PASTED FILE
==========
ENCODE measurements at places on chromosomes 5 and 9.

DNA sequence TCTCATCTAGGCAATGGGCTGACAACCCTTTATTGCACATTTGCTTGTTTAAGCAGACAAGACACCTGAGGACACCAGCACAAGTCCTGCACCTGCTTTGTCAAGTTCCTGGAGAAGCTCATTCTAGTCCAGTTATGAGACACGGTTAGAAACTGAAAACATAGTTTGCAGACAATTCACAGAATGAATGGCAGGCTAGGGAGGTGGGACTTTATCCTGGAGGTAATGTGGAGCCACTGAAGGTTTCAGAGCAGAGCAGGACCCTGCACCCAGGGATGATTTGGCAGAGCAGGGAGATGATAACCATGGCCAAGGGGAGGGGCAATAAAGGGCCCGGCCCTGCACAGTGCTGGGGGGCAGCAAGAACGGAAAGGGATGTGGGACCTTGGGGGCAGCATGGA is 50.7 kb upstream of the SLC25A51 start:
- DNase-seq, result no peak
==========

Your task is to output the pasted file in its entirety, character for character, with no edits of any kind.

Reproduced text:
ENCODE measurements at places on chromosomes 5 and 9.

DNA sequence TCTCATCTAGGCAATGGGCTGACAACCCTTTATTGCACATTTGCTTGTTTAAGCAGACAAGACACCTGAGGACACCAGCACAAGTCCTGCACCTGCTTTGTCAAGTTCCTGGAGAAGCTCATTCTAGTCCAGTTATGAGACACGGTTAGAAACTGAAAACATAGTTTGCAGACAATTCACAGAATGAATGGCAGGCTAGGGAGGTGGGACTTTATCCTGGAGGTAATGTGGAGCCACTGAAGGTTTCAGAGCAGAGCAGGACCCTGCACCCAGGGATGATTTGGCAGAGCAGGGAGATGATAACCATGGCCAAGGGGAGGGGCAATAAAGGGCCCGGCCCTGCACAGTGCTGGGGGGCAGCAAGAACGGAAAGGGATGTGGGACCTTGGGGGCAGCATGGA is 50.7 kb upstream of the SLC25A51 start:
- DNase-seq, result no peak